Bernard Kenemer Jr. became alarmed after finding one of his black Spanish goats mangled to death on his family's 120-acre farm bordered by Tibbs Bridge Road and the Conasauga River. Then it was another, and another, and another. He blames dogs in the neighborhood.

"I can't see way down on the (river) bottoms, I can't be everywhere at once," said Kenemer, who also manages an adjoining 190-acre farm. "I don't know that dogs don't come across the river, but I don't think that's the case because I've been tracking them. We've lost around 50 goats to dogs."

However, the suspected canines are elusive, and he hasn't caught any of them in the act of killing his goats. On a recent trip to his property in this agrarian corner of southeastern Whitfield County he cited his credentials to a reporter. A camouflaged rifle was between them in his rolling four-wheeler as he talked over the roar of the motor.

"I've been to continuing education classes on wildlife, nature and the land," Kenemer detailed. "We also participate in the federal CRP (Conservation Reserve Program) for river properties administered by the Farm Service Agency in conjunction with the Clean Water Act. It includes establishing a buffer, and our neighbors are involved. We own about one mile of river front (property). These farmers around here, they do take care of the land. This land is about as pristine as you can get to be close to a city."

At one time, Kenemer had "the finest herd of black Spanish goats in the Southeast, and they were seed stock," he stated. "That means we sell to different people who continue breeding them. They're brush goats -- they'd come in here to feed (by the river) and keep the bank cleaned off by eating the weeds, then they fertilize the ground. It's twofold, weed control and fertilizer.

"Then the cows eat the grass. The goats only compete with about 30 to 40% of forage to the cows, so it's a great marriage. So with 100 head of goats, you can see how they keep it cleaned out. Everything rotates."

Kenemer steered the four-wheeler around to where some cows were munching on hay.

"That calf right there is very vulnerable, because it's down here with just a few cows, not the herd," he pointed out. "That little calf will be lucky to live; we have to be here with it, watching it. The dogs are doing the killing, then the coyotes come and eat (the carcasses) later. The reason I can say that is I've seen the coyotes with my own eyes."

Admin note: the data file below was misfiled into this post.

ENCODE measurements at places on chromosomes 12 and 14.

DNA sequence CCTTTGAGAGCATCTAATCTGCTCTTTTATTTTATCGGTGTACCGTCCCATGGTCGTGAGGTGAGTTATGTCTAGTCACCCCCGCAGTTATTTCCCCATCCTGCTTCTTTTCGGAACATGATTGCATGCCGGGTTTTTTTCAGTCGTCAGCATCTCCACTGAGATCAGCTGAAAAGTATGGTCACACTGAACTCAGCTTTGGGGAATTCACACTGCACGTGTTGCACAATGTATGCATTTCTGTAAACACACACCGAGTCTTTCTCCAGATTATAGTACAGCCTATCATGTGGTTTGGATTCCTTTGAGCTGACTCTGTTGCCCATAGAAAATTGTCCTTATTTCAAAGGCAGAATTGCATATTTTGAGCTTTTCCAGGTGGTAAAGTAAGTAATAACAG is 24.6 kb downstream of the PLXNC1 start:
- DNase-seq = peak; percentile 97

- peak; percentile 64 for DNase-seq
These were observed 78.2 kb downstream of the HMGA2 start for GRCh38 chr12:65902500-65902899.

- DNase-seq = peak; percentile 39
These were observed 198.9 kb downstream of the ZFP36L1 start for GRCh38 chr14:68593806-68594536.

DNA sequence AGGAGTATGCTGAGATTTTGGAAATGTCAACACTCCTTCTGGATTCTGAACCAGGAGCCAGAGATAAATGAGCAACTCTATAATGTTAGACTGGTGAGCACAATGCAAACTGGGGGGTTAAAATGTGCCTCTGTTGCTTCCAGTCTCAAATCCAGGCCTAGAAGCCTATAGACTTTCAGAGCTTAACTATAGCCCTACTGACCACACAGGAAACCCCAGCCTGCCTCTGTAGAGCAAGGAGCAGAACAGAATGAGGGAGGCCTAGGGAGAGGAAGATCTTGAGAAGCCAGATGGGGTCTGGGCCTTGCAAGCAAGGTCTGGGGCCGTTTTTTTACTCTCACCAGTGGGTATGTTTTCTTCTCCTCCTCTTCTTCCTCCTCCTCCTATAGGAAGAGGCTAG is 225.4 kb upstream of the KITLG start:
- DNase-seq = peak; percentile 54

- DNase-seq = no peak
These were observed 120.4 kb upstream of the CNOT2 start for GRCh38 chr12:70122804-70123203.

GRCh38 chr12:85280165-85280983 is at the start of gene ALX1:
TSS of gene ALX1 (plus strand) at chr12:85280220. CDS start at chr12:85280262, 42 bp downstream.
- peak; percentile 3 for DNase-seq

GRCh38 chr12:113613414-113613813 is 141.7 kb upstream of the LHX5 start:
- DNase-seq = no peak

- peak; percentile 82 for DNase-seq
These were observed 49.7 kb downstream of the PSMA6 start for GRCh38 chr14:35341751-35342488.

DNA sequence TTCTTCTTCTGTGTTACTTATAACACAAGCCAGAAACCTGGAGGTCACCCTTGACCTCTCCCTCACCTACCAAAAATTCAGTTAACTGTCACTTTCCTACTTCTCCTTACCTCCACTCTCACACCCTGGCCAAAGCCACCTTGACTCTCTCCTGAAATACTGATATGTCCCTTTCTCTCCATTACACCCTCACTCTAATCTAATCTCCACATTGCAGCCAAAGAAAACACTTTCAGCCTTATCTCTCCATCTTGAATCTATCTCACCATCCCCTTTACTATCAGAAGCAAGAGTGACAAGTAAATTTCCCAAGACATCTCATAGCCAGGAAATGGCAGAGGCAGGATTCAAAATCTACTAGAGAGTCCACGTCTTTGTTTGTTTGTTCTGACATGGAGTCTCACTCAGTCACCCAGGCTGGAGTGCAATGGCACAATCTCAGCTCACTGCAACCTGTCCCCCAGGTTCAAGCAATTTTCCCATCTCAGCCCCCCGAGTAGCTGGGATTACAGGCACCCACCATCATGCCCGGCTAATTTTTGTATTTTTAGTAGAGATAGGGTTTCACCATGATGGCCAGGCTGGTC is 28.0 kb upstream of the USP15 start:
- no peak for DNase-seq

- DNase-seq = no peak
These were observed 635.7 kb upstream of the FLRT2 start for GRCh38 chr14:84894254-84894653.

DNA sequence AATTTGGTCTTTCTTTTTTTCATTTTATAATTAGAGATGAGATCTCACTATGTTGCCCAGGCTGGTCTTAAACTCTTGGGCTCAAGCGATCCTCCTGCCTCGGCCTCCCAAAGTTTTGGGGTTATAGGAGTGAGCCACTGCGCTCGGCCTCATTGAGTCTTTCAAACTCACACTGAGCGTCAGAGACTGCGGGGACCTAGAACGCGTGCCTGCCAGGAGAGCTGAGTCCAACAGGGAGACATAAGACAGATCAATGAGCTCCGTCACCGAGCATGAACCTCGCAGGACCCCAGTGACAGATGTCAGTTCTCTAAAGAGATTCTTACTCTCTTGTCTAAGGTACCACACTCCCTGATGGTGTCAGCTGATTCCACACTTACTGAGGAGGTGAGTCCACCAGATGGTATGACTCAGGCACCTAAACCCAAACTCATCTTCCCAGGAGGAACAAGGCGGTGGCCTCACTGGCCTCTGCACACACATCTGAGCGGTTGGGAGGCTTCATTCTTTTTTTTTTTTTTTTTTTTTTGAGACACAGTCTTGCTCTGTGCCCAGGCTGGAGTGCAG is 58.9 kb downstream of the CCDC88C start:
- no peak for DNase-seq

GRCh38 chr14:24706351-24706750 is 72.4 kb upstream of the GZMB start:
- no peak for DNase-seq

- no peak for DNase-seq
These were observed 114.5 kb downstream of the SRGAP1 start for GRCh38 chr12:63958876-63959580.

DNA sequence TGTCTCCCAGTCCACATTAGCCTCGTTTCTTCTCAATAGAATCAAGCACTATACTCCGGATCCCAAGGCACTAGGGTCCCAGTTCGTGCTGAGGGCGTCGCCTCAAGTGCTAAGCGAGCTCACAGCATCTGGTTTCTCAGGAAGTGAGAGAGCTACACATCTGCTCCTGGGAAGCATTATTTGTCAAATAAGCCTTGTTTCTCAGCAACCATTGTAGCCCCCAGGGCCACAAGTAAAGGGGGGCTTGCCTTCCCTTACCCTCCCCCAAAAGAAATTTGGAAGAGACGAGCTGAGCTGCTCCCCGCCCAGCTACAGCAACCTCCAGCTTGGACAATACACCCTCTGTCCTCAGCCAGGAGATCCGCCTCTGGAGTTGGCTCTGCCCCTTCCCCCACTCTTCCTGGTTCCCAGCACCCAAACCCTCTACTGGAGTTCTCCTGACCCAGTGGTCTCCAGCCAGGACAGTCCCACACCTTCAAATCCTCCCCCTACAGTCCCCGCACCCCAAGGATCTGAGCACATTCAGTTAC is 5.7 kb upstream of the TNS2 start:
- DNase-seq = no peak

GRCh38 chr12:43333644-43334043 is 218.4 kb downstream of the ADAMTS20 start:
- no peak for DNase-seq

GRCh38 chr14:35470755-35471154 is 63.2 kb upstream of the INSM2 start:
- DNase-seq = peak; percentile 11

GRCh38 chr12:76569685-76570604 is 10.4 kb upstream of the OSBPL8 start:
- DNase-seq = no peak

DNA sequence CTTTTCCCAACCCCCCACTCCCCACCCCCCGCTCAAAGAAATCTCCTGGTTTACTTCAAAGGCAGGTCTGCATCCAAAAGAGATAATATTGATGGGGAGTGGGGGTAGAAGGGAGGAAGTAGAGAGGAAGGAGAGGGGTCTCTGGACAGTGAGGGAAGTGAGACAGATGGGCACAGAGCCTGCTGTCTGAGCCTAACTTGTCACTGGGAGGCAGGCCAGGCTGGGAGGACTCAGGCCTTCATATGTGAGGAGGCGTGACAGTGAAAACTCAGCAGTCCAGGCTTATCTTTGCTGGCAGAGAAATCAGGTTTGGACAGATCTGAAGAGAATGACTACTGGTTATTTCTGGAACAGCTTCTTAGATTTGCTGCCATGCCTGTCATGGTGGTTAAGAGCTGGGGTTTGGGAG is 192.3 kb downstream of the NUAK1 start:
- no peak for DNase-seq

Fear rules

Occasionally, the river will flood and take down their fences, and the goats may get out. Recently, some of the goats drowned when they got stuck on the river bottoms and wouldn't cross the open field for fear of the dogs, Kenemer said.

"They wouldn't come back to the pole barn, eight of them," he relayed. "I can take you down there and show you their carcasses. If I'm up at the barn working, or at the other barn, the dogs get on my goats down here (by the river) or up there (away from the river) in the early morning or at dusk at night, and I don't have a snowball's chance in hell (of seeing it), and they're killing them. One morning they killed three right here on the bank of the river. I've got pictures."

The family was poised to make a profit on the sale of their seed stock goats at a recent Spanish Goat Association sale in Murfreesboro, Tennessee.

"This ain't no hobby -- if you do the math on that sale, I lost at least $20,000," Kenemer said. "We've lost 49 to 50 head. All were seed goats, some nannies, some billies. We carry good fencing for livestock, but a dog can get in. Somebody said, 'Why don't you shoot 'em?' I'd love to, but I can't be everywhere. We've shot them in double-digits, but they're still coming. This neighborhood has domestic dogs, and some of them kill our goats just for sport."

Ken Robertson is also a farmer in the area, and has "had bad trouble with dogs before."

"I've had them to chew the cow's tail off and chew the cow's ear off before they were born," he said. "They weren't even born, they were still in the cow while it was being birthed. I've had pigs before, and come in from work and have eight or 10 pigs chewed up from dogs. So dogs can do a lot of damage."

Called the county

In 2018 and 2019, Kenemer Jr. called the law, according to the Whitfield County Sheriff's Office, which handles domesticated animal calls but not reports of wild animals.

"They told me we could put out a trap. How're we going to put out a trap when we got 191 acres of goats over two parcels?" Kenemer asked. "How many traps are we going to put out? … This case had been going on for 13 months before we moved our goats to another farm in Murray County."